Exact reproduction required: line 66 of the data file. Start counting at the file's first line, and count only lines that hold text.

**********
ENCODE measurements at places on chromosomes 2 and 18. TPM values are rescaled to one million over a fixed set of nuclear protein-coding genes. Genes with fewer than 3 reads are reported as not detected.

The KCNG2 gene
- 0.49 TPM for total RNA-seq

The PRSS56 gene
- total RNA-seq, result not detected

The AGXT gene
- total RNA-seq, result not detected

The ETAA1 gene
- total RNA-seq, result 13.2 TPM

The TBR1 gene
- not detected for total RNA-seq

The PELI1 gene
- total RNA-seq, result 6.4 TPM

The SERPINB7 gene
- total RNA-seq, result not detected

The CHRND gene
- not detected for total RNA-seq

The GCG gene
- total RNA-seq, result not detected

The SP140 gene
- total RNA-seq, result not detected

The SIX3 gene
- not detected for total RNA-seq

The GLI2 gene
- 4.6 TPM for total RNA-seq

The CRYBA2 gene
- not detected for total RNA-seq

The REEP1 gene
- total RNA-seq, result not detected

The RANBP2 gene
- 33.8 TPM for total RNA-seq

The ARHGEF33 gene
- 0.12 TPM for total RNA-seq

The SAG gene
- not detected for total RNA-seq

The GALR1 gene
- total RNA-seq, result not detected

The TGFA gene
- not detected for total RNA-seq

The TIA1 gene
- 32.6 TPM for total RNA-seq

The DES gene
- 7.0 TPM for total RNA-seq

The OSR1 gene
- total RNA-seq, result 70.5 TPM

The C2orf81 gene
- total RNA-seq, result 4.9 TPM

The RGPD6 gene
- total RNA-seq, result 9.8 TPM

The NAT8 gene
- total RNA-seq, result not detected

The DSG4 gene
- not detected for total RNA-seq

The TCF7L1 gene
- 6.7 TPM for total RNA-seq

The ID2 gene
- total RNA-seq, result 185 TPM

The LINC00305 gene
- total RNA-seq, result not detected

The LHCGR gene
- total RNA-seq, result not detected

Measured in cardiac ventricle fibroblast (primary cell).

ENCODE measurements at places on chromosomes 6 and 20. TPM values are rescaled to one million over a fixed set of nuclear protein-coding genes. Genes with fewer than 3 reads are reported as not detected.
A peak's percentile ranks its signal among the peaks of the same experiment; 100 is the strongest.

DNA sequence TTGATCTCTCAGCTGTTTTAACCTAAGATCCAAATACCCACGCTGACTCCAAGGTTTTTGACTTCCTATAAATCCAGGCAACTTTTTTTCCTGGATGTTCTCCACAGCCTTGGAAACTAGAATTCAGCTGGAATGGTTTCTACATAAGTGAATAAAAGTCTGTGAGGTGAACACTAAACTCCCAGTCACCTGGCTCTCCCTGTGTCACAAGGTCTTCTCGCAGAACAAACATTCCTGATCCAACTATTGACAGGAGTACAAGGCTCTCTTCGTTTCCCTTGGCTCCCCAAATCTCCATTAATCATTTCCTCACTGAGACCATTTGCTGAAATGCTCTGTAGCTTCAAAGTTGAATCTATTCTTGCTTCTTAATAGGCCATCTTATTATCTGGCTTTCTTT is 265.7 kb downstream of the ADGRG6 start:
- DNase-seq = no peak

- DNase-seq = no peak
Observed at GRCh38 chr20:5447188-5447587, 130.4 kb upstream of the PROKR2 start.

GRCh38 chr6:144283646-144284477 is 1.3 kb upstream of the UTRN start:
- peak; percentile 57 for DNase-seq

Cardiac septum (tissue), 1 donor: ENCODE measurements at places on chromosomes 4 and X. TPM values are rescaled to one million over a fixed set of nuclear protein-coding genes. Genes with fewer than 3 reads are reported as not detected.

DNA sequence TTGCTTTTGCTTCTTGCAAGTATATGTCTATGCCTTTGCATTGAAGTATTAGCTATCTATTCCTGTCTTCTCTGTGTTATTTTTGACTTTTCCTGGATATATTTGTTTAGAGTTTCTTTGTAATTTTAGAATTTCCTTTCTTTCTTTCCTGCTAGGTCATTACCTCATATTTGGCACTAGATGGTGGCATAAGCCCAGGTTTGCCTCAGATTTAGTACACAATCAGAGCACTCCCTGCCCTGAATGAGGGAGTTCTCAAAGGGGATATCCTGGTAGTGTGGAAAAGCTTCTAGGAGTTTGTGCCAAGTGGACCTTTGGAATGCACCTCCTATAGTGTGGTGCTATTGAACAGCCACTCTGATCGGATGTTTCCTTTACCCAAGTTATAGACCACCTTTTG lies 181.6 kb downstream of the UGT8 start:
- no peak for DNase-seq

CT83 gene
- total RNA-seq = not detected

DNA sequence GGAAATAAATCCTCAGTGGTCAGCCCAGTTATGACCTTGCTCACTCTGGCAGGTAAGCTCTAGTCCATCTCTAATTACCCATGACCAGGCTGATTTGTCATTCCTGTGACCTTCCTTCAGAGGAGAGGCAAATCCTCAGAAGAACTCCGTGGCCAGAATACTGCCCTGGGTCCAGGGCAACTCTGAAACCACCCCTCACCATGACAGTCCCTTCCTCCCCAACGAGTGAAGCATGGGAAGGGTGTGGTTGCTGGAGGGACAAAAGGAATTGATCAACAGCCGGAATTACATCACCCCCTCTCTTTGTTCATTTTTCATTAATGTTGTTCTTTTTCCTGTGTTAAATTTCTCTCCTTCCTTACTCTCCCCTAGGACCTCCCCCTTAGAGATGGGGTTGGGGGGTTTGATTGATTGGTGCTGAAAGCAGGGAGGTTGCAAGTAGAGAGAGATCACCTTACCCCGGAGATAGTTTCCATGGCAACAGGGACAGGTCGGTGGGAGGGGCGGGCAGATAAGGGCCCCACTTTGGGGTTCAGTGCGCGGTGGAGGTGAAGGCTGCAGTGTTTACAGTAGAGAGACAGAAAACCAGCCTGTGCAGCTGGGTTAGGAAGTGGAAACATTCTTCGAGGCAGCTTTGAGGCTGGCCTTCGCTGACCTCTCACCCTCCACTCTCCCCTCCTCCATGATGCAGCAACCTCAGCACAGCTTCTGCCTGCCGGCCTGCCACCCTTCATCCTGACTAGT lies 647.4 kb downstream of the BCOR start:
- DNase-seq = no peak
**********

- DNase-seq = no peak